Hertfordshire Police and Crime Commissioner.  
Commissioner's Office: 01707 806100
Mini Police, tractors to fight crime and policing major towns in East Herts at the weekends
Mini Police, tractors to fight crime and policing major towns in East Herts at the weekends were all covered in the Police and Crime Commissioner’s latest District Day.
David Lloyd also saw first-hand two fly tipping sites where sixty tonnes of rubbish were dumped in Barwick and Much Hadham.
Every year Mr Lloyd is committed to visiting each of the county’s ten districts at least once to speak to police officers, residents and groups, to understand the local issues and find solutions.
“It has been an extremely informative day and one of contrasts. East Herts is the biggest single district in the county which brings challenges in terms of rural crime, as well as that associated with the busy night time economies of Hertford and Bishop’s Stortford.

“I have seen the great work which is being done in the schools, had a very informative update from the Chief Inspector and witnessed the scourge of fly tipping.”

Mr Lloyd spent an hour at Hillmead Primary School, in Woburn Avenue, Bishop’s Stortford, answering dozens of questions from a class of Year 5 pupils.
Among the queries they had were: Have you ever shot anyone? How fast can police cars go on a blue light? Do you like your job? How many people are arrested every day? Who is the oldest police officer? and Have you seen the grey lady police station ghost?
In reply to being asked what is the most common crime in Hertfordshire Mr Lloyd told them: “That is one that you have to keep a look out for every day – it is cyber-crime. It involves cyber bulling online and also fraud where people try to steal your money.”

The pupils, aged 9 and 10, are taking part in Hertfordshire’s Mini Police scheme which engages them with officers, breaks down perceived barriers and teaches them about policing. They also learn about Stranger Danger and how to stay safe online in the eight week course.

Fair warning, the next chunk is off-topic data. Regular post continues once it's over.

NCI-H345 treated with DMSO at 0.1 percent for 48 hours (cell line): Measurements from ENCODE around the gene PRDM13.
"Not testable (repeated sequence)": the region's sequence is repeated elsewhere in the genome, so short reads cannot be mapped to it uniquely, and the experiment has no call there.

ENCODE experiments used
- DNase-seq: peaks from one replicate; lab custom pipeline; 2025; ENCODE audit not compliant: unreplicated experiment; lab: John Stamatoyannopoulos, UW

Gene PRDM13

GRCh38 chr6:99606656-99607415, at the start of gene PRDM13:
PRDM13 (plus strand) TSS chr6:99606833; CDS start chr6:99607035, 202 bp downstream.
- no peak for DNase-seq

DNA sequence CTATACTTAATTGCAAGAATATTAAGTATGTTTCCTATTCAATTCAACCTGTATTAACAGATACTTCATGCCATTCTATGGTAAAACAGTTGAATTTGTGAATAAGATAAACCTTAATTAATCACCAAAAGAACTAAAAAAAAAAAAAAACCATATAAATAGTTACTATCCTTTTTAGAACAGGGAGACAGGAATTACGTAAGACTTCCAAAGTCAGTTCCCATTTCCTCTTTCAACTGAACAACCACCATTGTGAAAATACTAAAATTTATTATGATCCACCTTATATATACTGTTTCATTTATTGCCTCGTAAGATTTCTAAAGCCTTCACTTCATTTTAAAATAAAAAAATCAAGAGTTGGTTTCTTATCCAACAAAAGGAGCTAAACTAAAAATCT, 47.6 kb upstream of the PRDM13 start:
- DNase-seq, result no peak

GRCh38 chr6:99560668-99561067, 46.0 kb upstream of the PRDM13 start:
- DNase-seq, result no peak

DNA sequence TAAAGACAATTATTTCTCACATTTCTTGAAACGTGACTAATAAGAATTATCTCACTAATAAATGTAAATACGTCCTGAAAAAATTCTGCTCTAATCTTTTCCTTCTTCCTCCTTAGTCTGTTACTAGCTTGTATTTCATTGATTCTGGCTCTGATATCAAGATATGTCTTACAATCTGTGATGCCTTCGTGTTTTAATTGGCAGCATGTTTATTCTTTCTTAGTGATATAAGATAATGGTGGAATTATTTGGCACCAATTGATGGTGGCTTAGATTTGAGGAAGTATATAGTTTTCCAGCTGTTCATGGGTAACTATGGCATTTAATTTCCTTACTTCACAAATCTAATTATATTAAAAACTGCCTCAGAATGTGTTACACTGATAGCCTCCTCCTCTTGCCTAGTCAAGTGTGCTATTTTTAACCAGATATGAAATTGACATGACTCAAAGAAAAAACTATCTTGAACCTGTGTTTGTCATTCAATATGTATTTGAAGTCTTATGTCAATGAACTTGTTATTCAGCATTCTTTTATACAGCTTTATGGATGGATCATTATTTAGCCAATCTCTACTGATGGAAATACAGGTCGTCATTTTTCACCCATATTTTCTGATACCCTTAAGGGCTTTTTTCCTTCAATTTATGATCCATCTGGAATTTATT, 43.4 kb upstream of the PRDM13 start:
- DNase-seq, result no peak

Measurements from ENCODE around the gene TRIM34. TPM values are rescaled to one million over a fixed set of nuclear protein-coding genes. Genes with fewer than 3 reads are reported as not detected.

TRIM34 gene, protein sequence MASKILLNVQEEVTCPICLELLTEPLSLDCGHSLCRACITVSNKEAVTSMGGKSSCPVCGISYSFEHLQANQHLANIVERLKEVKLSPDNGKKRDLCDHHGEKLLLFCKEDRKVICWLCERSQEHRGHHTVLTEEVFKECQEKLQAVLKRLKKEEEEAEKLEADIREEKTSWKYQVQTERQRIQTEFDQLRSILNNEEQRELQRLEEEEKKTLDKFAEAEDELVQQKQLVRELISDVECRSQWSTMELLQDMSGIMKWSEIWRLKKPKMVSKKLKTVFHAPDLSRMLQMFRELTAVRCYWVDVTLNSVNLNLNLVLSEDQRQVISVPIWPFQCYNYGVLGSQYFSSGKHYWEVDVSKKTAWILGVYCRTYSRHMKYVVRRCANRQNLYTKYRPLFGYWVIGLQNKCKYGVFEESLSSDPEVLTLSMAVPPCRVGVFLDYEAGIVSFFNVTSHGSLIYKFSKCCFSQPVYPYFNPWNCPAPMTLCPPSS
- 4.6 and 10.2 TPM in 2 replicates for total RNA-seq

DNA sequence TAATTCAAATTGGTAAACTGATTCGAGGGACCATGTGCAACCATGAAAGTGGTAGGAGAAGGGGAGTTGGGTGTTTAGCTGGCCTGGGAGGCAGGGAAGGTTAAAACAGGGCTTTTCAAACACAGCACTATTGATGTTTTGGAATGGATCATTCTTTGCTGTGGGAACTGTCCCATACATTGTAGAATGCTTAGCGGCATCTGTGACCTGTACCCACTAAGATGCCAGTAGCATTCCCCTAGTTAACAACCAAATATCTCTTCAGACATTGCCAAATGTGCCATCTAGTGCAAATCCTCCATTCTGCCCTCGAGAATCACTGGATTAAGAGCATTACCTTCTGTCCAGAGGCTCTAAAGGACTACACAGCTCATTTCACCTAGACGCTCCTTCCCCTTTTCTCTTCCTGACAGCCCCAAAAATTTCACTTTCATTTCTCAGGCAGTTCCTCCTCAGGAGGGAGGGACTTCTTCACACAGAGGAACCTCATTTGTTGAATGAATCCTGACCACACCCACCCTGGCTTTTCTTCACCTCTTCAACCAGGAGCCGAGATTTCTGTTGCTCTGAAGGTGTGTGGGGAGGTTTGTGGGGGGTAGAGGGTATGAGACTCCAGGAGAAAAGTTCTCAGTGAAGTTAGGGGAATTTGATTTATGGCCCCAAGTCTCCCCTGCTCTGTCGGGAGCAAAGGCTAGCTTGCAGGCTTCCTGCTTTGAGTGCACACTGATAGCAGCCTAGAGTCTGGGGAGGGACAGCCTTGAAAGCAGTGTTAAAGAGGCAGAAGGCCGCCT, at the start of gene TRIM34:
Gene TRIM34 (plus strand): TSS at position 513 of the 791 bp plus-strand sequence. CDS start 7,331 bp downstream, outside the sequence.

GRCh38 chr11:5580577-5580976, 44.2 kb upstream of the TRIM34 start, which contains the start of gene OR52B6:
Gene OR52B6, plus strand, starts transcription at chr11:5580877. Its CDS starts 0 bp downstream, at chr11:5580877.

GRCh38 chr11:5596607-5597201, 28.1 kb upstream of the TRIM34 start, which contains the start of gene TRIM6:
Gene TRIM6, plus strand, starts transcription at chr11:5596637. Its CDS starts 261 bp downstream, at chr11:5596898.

The Commissioner also went to Foxholes Farm, in London Road, Hertford, to speak to local officers and farmer Tom Parkins, who volunteers to help support the police.
Mr Lloyd was shown one of the 30 dash cameras his office has provided for farmers to put in their vehicles, including tractors and all-terrain vehicles. One is also in a milk float.
They enable the drivers to report anything suspicious they see with video footage, and it also allows officers investigating crimes to visit them to see if they caught anything on camera around the time of the offence.

Sgt Duncan Wallace said: “They have been a great tool to give out to farmers as it gives us an extra pair of eyes in the sparsely populated rural areas. They also make offenders think twice and worry if they have been picked up by the dash cams.”
New initiatives to tackle hare coursing which occurs in the district were also discussed.

At Hertford Police station Mr Lloyd met with Chief Inspector Stuart Orton to discuss existing issues and new threats.
“We do have an issue in Hertford and Bishop’s Stortford with county lines where people are coming out of London to deal drugs. It is a problem, but so far we have not had the violence that can be associated with this activity.
“We have successfully shut down several of the lines recently and are determined to keep coming down hard on the problem.”
Ch Insp Orton also highlighted the new Youth Safety Partnership to engage with children and young adults in conjunction with the District Council,  YC Herts, local schools, Targeted Youth Support Services  and CYP colleagues.
Mr Lloyd also went to the scene of two huge fly tipping incidents in which 60 tonnes of waste was illegally dumped just a few miles apart within a week.

Both piles measuring 6m long by 3m high were made up of processed residential waste which has been sorted then compacted. One was left on farmland in Barwick while the other was left at the entrance to a school playing field in Much Hadham.
After examining the piles Mr Lloyd said: “These are some of the worst fly tipping crimes I have come across anywhere in the county. It is going to cost several thousand pounds to clear up the mess these criminals have left behind.”
At the end of the day he met with Laura Hyde, Chief Executive of East Herts Citizens Advice Bureau, to discuss how they could work together to help residents in remote rural communities.